In today’s world of accelerating technological advancements, it’s almost hard to imagine a small business not using technology. However, as a small business owner, you may find it increasingly difficult to keep pace with current trends. Yet technology is too important a piece for you to leave out of your business jigsaw puzzle. If you do your best to stay on top of technological changes, your business will grow faster, much faster than your competitors in the marketplace. This difference will be on many orders of magnitude.
There is a good reason why tech companies have valuations in millions or billions. It’s because they are pushing the future. While your small company may not be part of the tech sector, you cannot afford to ignore the technological revolution sweeping across the world. If you do, your business will go the way of the dinosaurs because it will be too slow to bring your products to market.
However, it’s not enough to just use the best advances in hardware and the latest innovation in software — without also including cybersecurity. This should play a pivotal role in your technological-centric plans for business growth. It is a key strategy to protect vital sectors of your business: your operations, your HR information, your vendor information, and your customer’s information.
5 Ways to Set Up Cybersecurity
Here, then, are five guidelines on how to initiate a cybersecurity strategy in your business:
1. Get all your employees onboard.
If an employee touches a computer, even if he or she is merely running a POS to check out customer’s purchases in the front room or tracking new inventory in the back room, they need to be trained on security principles.
This training should include information on how to set up password protection. Strong passwords, for example, should have a minimum of 8 characters and use lower-case, upper-case, numbers, and symbols.
It training should also include appropriate guidelines on how and when to use the Internet, enter in customer information, and protect all vital data.
These rules should not merely be mentioned or signed off on a document, but strictly enforced, with penalties for violating them. Remember, all it takes is one stolen credit card information or a single lost employee file for your company to be sued. Even if you are protected by good business insurance, the lawsuit will still hurt your business reputation.
2. Protect your computer and your local area network from hackers.
Don’t underestimate the possibility of a hacker attacking your small eCommerce website, even if you have little on it for someone to steal. Sometimes hackers merely want to hijack a server to use to send out spam all over the world.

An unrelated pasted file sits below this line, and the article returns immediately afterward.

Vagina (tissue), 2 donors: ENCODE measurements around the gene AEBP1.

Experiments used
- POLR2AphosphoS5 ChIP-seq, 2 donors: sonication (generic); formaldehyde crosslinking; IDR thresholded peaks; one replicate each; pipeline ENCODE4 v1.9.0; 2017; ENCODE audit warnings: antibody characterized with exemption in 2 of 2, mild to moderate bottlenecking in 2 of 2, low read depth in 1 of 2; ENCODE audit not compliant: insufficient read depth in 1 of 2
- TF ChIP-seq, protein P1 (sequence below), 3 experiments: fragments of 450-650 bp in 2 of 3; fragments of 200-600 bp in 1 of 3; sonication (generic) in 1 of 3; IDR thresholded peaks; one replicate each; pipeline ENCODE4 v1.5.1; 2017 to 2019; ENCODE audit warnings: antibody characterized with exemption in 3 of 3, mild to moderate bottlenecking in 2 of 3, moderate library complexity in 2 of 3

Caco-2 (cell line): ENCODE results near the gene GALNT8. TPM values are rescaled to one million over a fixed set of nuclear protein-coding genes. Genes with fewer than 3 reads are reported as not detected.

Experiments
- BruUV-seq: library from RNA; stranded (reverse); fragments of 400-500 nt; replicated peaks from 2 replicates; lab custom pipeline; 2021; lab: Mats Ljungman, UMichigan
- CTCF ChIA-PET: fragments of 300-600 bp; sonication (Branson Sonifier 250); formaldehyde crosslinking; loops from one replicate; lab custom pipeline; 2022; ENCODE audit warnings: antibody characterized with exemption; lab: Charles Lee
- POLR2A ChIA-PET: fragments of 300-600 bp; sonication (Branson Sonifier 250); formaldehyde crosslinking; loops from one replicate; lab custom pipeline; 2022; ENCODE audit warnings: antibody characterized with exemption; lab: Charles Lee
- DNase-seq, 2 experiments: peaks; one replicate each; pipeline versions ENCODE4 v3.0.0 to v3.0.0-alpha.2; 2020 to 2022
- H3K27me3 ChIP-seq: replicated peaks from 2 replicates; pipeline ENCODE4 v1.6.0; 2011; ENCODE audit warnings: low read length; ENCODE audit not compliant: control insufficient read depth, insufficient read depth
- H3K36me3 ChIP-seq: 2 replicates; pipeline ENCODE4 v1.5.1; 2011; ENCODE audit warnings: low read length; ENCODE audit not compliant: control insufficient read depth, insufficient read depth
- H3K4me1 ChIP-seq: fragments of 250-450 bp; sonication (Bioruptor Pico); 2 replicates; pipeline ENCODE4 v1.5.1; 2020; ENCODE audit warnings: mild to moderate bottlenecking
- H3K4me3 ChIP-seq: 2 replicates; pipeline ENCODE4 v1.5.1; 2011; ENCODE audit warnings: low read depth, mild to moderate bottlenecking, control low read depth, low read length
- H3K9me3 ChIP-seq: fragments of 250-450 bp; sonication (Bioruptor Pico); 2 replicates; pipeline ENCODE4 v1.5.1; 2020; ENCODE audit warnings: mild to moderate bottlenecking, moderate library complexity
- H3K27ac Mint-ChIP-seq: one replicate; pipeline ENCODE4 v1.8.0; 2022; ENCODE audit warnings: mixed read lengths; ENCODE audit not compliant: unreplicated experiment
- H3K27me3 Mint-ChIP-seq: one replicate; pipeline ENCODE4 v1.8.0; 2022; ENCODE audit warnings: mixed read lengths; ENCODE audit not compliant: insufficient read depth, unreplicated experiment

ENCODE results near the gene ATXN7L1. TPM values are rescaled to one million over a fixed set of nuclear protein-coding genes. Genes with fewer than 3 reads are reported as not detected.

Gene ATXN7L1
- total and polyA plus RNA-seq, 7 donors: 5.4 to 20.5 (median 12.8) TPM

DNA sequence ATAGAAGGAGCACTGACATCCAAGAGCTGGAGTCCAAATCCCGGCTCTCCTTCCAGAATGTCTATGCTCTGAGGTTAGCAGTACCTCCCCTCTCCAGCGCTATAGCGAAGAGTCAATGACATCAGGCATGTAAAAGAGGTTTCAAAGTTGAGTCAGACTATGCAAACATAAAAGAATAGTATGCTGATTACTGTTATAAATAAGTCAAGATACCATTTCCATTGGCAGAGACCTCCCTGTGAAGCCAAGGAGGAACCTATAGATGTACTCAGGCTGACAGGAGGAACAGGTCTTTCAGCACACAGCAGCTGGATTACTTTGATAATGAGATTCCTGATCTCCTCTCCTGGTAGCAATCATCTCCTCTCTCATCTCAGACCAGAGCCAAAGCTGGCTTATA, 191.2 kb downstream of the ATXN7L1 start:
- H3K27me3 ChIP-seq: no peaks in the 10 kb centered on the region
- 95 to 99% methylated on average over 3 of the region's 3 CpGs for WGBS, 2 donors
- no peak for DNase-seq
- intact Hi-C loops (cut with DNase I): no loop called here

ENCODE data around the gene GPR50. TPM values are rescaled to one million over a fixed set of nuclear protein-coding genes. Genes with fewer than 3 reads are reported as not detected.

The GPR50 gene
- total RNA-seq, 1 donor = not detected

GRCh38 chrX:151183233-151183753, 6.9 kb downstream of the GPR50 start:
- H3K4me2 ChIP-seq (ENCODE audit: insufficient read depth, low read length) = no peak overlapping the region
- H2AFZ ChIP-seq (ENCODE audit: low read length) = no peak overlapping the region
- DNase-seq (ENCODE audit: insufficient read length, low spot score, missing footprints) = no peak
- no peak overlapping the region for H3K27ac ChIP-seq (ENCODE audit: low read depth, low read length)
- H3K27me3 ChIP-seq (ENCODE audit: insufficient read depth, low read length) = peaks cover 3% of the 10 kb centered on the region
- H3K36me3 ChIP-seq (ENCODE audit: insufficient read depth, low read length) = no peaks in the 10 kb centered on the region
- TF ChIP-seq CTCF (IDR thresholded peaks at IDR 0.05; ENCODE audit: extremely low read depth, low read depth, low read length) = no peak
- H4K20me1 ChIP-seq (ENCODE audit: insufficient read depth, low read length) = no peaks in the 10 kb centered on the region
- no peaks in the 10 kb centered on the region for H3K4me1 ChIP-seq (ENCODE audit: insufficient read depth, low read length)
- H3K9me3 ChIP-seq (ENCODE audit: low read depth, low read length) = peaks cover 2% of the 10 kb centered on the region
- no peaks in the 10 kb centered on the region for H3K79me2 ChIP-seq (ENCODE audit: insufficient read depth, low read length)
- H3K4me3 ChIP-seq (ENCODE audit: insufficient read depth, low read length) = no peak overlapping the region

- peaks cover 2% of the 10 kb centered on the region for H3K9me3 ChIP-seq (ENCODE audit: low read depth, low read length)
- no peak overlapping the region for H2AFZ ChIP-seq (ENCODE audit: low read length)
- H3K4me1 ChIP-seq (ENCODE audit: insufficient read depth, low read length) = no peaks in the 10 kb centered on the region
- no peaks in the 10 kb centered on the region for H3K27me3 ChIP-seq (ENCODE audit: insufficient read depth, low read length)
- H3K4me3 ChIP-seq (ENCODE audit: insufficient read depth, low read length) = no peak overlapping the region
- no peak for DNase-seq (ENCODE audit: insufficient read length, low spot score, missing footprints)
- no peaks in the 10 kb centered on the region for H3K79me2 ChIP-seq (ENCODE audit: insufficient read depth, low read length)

So keep your machines clean. Install the best product security for virus protection, which Trend Micro recommends be implemented for PCs, Macs, mobile devices, email, web activity, and file sharing. Protect your web browser from accumulating malicious adware code. And don’t use unsupported, outdated operating systems to save costs, because you will not be able to download the latest security patches.
3. Use firewalls.
Firewalls protect your Internet connection. A firewall will stop a hacker from combing through the information circulating in your private network. Most operating systems come with a firewall, but you have to make sure that it is enabled.
Also, if you or your employees are connecting to your business network from home, make sure that those computers, too, have firewall protection.
4. Treat BOYD with caution.
It is now fashionable for companies to allow employees to bring their own Internet-based device to work with them. This is often referred to as Bring Your Own Device or variations of that term. Unfortunately, mobile devices like Smartphones and tablets, as well as wearable devices like smartwatches and Google Glasses, pose security threats to a network.
If you do allow BOYD, then ask users to protect their devices with passwords, encryption of all company related data, and installation of security apps. This will prevent the theft of information from the employee’s device when it is on a public network.
5. Make regular backups of all your important company information.
Do backups at least once a week and store the information on a cloud or offsite.
Here is a brief list of criticall files to backup:
- word processing documents,
- electronic spreadsheets,
- financial files,
- human resources files,
- accounts receivable files,
- accounts payable files
Ride the Technology Wave with Caution
Technology bestows two huge benefits to any small business: first, it increases market reach, which is important for improved sales; and second, it makes every aspect of a business more efficient, which is essential for business productivity. You need both to help your business grow at a rapid rate –and, you also need to protect your infrastructure with sufficient cybersecurity measures.